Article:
Oh, 98232.

Sunday, March 6, 2011

Small Town Ovary Blues.

While I was waiting in the emergency room for more doctors to come and tell me about the surgery I was going to have yesterday, I searched the internet for ovary jokes. I couldn't find a thing.

Right now I am wearing hospital issue underpants and I have three slices opening my belly. Orange creamcicles are the only things that ease the discomfort of the raw throat from intubation. They help the medicine go down. I dislike taking pain killers very much.

I've never had a surgery before. This was my first. As soon as she gestured the size of the abnormality inside me, I knew my trip to the E.R. was justified. And I began to cry. Oh no, it's not like cancer, I think she said.

I had just been through the most invasive and painful set of ultrasounds in my life. I had an IV snaking into the ditch of my arm. My abdomen was tight with blood.


The night before I had gone into Edison for drinks and was well into enjoying the evening with my friends when the bad thing hit. Sonja and I went for a pleasant first-time visit to John's, and I excused myself to the bathroom. As soon as my bladder emptied, I was struck with a sudden sharp pain and the feeling that something was very wrong. I pulled my pants up and braced against the sink hoping it would pass. It didn't - and all I remember was going to tell Sonja we had to leave. I don't remember walking down the stairs, but I do remember the pain bringing me to my knees and loosing my lunch. All over poor John's patio. I couldn't get up. I think I cried over and over again "Why does it hurt like this?" Nothing in the world had ever hurt as bad and I asked for an ambulance. I rattled off Max's Nashville telephone number. And I cried and cried.

The pain is what fills my memory of the rest of that evening. Pain and utter humiliation. I opened my eyes and my third grade teacher was talking to me, asking me what was my name, what I had had to drink, where it hurt, and Sonja said he also asked me about my artwork. She told me I frustrated one of the paramedics by refusing to get on the gurney. Even in that much pain I know what an ambulance ride costs. I noticed a crowd of faceless people. I'm sure they all thought I was drunk sick. That's what you think when you see someone collapsed in vomit, right? Sonja was able to walk me to her car and she took me home.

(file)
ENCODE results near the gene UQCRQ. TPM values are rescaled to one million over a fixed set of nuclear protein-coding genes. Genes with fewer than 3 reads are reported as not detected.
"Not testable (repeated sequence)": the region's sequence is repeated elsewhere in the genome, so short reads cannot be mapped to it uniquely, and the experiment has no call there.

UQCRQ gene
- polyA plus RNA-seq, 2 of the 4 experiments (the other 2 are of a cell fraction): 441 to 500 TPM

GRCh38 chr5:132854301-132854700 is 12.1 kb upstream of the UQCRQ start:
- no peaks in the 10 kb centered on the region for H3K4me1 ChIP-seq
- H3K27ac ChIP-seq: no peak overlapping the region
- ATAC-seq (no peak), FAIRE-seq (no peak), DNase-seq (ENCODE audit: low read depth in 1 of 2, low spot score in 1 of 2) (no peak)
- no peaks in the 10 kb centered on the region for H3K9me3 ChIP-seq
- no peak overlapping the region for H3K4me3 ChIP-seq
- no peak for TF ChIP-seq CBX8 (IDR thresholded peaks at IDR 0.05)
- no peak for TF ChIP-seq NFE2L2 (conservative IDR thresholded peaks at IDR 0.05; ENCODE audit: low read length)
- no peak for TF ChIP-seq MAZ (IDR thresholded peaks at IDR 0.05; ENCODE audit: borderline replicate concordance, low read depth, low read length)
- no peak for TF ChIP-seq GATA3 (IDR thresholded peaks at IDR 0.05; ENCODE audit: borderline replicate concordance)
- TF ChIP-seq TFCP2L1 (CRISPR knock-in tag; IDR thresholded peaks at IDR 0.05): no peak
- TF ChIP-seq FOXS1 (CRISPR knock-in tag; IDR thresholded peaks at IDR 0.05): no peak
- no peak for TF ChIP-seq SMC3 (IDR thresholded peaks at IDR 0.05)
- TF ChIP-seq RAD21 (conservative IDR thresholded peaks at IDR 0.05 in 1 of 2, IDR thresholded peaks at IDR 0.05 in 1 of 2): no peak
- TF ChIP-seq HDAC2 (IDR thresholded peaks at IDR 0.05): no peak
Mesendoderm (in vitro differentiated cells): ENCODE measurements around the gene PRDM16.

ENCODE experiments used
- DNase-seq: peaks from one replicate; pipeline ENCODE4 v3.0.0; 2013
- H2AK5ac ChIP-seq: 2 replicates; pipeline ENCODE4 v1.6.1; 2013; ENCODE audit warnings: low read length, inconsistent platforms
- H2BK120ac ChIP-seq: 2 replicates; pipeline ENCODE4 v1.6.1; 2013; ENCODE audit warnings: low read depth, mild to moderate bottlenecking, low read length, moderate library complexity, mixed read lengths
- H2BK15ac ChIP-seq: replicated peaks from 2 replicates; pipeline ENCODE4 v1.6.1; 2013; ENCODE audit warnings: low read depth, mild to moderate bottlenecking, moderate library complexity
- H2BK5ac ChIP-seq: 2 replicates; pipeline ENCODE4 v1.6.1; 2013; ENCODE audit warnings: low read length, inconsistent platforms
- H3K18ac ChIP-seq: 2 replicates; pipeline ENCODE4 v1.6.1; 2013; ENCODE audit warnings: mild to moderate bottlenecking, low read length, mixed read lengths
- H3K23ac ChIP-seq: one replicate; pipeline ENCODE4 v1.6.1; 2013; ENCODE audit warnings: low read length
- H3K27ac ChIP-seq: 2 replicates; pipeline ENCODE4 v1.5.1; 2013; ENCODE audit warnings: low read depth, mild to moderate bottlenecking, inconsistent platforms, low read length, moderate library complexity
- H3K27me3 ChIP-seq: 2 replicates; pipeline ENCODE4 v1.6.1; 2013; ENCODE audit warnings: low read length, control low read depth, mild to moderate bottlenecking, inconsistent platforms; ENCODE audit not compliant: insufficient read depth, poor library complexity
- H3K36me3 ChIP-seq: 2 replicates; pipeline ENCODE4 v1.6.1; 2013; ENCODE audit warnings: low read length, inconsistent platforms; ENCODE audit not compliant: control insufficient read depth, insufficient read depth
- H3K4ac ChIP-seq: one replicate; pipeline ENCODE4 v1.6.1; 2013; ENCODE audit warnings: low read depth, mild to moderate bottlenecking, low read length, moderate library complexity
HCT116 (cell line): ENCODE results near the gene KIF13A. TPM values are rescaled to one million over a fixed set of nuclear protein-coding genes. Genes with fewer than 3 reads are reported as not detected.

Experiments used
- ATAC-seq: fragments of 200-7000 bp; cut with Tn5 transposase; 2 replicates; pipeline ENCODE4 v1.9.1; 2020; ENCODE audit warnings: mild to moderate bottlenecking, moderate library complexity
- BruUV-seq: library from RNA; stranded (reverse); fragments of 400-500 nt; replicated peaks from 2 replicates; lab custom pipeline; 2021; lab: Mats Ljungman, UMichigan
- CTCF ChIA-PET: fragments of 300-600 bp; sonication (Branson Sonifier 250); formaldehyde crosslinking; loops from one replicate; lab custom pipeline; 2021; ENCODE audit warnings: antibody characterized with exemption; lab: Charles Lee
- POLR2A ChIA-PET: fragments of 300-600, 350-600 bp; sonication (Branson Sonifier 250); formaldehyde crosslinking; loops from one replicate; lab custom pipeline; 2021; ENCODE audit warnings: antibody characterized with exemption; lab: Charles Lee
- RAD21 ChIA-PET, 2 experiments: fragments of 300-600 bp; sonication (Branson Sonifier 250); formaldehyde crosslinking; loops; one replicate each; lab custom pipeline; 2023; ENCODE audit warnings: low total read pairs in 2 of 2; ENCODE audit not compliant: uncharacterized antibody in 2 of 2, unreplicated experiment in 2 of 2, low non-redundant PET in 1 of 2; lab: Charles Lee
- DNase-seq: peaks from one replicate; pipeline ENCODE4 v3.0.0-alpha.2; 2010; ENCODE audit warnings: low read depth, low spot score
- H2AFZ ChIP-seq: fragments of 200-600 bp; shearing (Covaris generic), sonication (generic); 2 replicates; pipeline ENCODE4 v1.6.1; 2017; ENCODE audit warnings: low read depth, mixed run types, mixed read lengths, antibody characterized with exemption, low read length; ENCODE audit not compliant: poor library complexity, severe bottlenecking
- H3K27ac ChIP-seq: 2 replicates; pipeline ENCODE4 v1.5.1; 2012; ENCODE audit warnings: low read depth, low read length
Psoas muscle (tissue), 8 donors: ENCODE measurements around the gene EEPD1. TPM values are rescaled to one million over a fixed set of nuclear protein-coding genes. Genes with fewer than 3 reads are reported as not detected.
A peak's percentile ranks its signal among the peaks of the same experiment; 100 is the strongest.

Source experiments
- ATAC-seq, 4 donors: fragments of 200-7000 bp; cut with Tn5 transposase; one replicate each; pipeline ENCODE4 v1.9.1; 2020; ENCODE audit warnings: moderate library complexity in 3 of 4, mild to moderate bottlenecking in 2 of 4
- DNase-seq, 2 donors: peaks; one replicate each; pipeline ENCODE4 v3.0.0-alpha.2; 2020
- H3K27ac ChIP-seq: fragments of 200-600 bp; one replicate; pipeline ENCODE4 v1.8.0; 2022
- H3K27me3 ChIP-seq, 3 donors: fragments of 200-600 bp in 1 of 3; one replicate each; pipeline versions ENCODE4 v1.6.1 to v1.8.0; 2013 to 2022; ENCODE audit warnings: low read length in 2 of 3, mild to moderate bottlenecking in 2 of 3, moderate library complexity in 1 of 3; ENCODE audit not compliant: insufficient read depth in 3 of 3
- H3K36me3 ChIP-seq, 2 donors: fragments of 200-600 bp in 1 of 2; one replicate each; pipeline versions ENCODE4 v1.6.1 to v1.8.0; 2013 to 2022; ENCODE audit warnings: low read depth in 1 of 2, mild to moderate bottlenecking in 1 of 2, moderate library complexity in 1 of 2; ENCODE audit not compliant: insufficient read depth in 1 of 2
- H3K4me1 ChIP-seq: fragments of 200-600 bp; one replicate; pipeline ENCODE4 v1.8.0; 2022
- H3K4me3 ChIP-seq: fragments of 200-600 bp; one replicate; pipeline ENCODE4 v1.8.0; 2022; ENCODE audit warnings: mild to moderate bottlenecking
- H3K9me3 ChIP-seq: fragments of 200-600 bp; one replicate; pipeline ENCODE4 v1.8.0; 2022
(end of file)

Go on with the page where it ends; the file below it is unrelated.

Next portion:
I tried to sleep the pain off, but the night was filled with more pain and more sick. In the morning Max and I tried to figure what the pain could be using Web MD. We concluded I was probably passing a kidney stone and I was looking at more pain coming on.

I called my friend Jennie to cancel the plans that we'd made. (This is the first time in years I've had plans with Jennie.) Jennie recognized the pain in my voice and put me on the phone with her doctor parents who just happened to be in town from their home in Costa Rica. Immediately kidney stone was ruled out and I was being sent to the Emergency Room. I would not have gone without that conversation.

Good thing I went.

to be continued...


  1. There's some kind of angel above, thank goodness you went to the ER. Just goes to show you can never be too careful....esp when you consider the alternative. (No more Web MD for you :) Right?

  2. Oh Michelle… I totally understand how that is, all the assumptions (at least you weren't naked and peeing in public!). When I went into the ER from my brain hemorrhage, everyone thought I was on too much acid or something (but I had quit taking all that then). I know God kept me alive for a reason. And I'm glad you're ok too! :) Praying you're not in too much pain anymore.